In the above speech by Portia acting as a lawyer in William Shakespeare’s The Merchant of Venice, we can find excellent examples of both enjambment and end stopped lines. Thus, this is a good way to study how an example of line breaks can function. Perhaps the best enjambment in this speech is in the fifth line, where we end with the word “becomes,” expecting that mercy will be said to transform into something. Instead, Shakespeare surprises by using the meaning of the word “becomes” of “suiting someone well.” Unlike in many of his poems and plays, this speech is not regular in its meter or rhyme; instead, it is , leaving Portia free to extrapolate on the meaning of mercy.
I cry your mercy—pity—love!—aye, love!
Merciful love that tantalizes not,
One-thoughted, never-wandering, guileless love,
Unmasked, and being seen—without a blot!
O! let me have thee whole,—all—all—be mine!
That shape, that fairness, that sweet minor zest
Of love, your kiss,—those hands, those eyes divine,
That warm, white, lucent, million-pleasured breast,
Yourself—your soul—in pity give me all,
Withhold no atom’s atom or I die
Or living on perhaps, your wretched thrall,
Forget, in the mist of idle misery,
Life’s purposes,—the palate of my mind
Losing its gust, and my ambition blind!
(“I cry your mercy-pity-love! -aye, love!” by John Keats)
Just as with William Shakespeare, the Romantic poet John Keats chose to begin each line with a capital letter, whether or not it followed an end stopped line. Most of his lines are end stopped, as we can see above, though Keats sometimes chooses enjambment as well to keep the rhyme scheme. This poem is an ardent declaration of love, and Keats’s choice to write many end stopped lines here almost seems necessary to slow him down from getting even more excited.
“Faith” is a fine invention
For Gentlemen who see!
But Microscopes are prudent
In an Emergency!
(“‘Faith’ is fine invention” by Emily Dickinson)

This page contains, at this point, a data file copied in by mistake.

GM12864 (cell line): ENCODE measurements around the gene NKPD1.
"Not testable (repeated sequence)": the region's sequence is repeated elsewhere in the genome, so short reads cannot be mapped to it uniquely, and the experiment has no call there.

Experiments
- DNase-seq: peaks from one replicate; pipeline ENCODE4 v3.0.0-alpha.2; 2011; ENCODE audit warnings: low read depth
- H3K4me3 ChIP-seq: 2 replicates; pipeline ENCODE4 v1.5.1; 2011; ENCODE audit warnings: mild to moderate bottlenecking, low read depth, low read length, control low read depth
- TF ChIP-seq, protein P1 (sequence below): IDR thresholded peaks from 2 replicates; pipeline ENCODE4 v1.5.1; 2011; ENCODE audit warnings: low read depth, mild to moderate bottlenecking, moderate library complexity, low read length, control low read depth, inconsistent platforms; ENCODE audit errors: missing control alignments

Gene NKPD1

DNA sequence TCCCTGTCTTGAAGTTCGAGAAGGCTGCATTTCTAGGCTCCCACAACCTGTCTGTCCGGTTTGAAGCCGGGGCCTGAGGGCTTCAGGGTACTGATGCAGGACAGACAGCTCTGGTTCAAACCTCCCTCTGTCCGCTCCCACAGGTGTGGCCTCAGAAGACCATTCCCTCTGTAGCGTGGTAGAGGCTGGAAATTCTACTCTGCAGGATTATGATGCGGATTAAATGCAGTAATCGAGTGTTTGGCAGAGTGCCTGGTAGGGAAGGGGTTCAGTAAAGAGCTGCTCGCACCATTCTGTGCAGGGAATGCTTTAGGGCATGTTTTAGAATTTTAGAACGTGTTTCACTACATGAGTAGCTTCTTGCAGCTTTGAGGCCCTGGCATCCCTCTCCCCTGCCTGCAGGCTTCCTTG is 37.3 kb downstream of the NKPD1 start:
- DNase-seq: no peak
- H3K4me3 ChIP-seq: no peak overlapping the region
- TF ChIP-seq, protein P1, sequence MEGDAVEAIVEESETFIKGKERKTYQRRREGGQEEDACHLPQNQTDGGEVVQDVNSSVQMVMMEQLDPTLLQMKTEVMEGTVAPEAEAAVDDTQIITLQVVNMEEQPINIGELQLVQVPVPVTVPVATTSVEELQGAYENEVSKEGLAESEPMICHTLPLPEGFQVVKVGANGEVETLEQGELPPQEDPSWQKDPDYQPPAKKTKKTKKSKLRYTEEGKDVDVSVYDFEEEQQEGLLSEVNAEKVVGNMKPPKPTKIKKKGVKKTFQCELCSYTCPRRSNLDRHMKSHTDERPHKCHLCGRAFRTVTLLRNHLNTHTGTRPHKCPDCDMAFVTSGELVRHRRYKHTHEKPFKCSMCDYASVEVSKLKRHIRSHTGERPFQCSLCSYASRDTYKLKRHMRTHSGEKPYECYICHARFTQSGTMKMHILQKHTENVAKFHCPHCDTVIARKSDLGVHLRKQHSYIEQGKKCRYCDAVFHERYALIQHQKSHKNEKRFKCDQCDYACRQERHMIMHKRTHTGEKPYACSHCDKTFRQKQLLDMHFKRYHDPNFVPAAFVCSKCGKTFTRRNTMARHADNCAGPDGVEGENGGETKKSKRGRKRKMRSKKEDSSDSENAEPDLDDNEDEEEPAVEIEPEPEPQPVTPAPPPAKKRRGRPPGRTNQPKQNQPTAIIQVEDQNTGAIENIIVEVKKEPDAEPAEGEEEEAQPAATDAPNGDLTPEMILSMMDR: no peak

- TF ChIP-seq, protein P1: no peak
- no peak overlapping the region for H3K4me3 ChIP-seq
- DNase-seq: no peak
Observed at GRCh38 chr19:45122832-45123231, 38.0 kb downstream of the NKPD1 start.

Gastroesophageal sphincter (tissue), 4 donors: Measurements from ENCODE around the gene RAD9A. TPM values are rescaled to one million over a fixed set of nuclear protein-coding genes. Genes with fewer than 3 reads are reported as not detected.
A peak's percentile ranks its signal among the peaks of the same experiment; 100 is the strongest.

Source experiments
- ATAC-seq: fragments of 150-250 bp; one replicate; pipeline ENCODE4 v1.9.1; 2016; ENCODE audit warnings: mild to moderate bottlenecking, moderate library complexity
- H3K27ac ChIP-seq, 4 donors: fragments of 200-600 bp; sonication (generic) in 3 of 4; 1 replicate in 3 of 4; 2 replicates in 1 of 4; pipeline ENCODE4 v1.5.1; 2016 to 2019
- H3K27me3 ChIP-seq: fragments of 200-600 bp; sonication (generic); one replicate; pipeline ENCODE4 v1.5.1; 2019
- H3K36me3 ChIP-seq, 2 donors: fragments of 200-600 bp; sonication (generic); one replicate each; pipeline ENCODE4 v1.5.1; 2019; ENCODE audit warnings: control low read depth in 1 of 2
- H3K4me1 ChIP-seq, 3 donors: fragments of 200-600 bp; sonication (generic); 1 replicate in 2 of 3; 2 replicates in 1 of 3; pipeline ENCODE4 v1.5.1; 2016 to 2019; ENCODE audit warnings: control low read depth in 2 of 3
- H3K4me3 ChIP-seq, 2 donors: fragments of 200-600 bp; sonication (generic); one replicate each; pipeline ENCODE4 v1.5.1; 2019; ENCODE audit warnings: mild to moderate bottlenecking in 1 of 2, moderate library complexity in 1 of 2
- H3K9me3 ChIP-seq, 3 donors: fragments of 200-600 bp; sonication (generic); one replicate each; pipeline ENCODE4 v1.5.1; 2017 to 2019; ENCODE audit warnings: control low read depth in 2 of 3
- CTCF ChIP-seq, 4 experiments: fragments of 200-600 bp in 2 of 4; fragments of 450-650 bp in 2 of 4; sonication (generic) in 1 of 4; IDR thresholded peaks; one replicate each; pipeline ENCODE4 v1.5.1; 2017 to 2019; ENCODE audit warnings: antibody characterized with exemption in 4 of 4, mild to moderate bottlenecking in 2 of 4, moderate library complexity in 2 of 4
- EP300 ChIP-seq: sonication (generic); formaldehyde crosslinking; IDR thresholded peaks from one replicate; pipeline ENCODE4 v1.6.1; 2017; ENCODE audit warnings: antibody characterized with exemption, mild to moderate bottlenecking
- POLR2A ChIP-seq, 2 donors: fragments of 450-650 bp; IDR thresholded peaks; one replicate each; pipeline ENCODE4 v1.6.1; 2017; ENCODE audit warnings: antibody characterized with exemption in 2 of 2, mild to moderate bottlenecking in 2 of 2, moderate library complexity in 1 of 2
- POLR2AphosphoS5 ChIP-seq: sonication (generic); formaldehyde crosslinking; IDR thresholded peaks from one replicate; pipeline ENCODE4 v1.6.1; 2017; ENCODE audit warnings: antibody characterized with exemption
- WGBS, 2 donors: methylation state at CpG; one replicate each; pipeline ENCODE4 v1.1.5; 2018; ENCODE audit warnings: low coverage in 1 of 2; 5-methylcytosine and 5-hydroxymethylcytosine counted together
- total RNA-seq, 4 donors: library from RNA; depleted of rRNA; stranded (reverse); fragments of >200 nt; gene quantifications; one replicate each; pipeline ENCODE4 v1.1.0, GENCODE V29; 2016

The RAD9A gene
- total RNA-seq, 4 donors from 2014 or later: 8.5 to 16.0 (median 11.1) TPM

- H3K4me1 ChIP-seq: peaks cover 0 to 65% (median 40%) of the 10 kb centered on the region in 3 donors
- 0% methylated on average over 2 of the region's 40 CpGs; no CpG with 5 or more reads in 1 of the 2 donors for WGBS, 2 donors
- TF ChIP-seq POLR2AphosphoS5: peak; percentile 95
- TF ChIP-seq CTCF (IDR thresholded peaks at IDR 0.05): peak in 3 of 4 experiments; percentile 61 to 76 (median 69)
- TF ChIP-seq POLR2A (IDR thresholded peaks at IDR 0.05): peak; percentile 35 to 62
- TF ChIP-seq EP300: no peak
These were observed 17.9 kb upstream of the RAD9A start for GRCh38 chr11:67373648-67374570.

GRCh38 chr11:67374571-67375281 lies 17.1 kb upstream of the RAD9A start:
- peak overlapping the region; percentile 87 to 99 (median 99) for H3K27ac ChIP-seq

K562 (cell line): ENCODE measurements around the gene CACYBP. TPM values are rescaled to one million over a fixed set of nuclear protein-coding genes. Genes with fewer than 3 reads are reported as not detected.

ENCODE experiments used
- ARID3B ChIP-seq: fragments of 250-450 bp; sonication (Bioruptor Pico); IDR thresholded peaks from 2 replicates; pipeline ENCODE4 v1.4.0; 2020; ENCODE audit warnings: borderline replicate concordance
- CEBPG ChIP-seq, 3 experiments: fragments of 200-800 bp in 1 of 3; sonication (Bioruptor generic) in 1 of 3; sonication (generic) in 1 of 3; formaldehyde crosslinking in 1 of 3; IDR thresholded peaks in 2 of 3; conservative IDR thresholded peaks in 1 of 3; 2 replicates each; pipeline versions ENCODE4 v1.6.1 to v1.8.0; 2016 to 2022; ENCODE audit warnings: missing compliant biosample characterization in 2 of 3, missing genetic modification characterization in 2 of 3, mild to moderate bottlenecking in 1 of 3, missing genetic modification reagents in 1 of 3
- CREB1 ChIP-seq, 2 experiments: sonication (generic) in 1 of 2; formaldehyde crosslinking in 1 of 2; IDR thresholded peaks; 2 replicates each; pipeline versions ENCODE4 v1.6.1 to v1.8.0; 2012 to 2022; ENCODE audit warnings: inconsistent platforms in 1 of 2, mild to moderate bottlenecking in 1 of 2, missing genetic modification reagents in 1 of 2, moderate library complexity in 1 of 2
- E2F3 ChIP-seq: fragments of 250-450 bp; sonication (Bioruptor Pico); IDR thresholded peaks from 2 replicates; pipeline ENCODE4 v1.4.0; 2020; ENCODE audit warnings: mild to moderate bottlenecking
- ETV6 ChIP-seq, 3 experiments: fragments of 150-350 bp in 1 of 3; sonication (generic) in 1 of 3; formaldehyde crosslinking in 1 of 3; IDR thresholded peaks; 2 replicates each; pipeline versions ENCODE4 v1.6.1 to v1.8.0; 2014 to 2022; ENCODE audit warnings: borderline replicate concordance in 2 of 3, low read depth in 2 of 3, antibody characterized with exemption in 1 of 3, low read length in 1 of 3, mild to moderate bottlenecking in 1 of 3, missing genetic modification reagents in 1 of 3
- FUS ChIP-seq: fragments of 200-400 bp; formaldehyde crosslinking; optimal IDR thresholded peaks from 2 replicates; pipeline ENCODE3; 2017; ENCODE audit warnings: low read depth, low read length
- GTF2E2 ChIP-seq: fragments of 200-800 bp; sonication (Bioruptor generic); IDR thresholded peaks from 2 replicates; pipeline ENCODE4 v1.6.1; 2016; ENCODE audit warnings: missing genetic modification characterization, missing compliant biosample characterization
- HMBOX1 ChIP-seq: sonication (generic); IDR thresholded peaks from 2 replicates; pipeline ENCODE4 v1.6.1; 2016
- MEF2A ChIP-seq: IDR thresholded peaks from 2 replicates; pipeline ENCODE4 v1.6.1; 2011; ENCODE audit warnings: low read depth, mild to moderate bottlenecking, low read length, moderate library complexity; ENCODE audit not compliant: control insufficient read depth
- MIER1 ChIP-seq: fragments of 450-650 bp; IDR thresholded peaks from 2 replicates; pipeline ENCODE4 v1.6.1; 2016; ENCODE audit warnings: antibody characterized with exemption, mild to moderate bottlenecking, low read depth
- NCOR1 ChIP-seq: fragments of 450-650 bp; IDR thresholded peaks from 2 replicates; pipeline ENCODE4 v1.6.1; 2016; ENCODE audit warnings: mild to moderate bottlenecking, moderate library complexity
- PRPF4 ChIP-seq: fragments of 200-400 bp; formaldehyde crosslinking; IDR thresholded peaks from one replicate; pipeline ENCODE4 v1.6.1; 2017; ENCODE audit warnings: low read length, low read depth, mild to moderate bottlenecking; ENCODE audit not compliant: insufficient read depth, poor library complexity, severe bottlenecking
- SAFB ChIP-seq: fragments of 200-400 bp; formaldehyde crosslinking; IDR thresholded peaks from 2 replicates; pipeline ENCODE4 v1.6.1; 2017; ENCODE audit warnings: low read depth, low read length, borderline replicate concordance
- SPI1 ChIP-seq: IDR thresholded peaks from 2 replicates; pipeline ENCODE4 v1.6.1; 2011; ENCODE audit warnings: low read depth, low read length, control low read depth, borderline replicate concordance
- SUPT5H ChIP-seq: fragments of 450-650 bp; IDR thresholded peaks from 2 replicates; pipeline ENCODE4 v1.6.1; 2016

This very short poem by Emily Dickinson—it only consists of the above —contains both enjambment and end stopped lines. The rhyme and short length of lines contribute to the feeling that the poem is a witty little epigram.
e this park is e
e except me 6 e
utumn & t
(By E. E. Cummings)
The poet E. E. Cummings rebelled against many poetic conventions, not least of them the capitalization of words. He did not capitalize the beginnings of lines, and, indeed, did not capitalize anything at all (including his own name at times). This short poem is an excellent line break example because it’s one of those unique poems where the author has chosen to break a line in the middle of a word. He doesn’t do this for meter or rhyme, however, but to emphasize the meanings of the words: diminutive and empty, for example. His line breaks are an essential part to this poem’s integrity.
I came to explore the wreck.
The words are purposes.
The words are maps.
I came to see the damage that was done
and the treasures that prevail.
I stroke the beam of my lamp
slowly along the flank
of something more permanent
than fish or weed
the thing I came for:
the wreck and not the story of the wreck
the thing itself and not the myth
the drowned face always staring
toward the sun
the of damage
worn by salt and sway into this threadbare beauty
the ribs of the disaster
curving their assertion
among the tentative haunters.
(“Diving into the Wreck” by Adrienne Rich)
Adrienne Rich is the most contemporary of the poets in these examples, and utilizes the most contemporary conventions in line breaks. In these two stanzas we can see her choice to write short, end-stopped lines (“I came to explore the wreck. / The words are purposes. / The words are maps.”) as well as longer, more flowing and enjambed lines (the wreck and not the story of the wreck / the thing itself and not the myth / the drowned face always staring / toward the sun). Together, these aesthetic choices affect the mood of each individual line and make the reader consider how each individual word is functioning.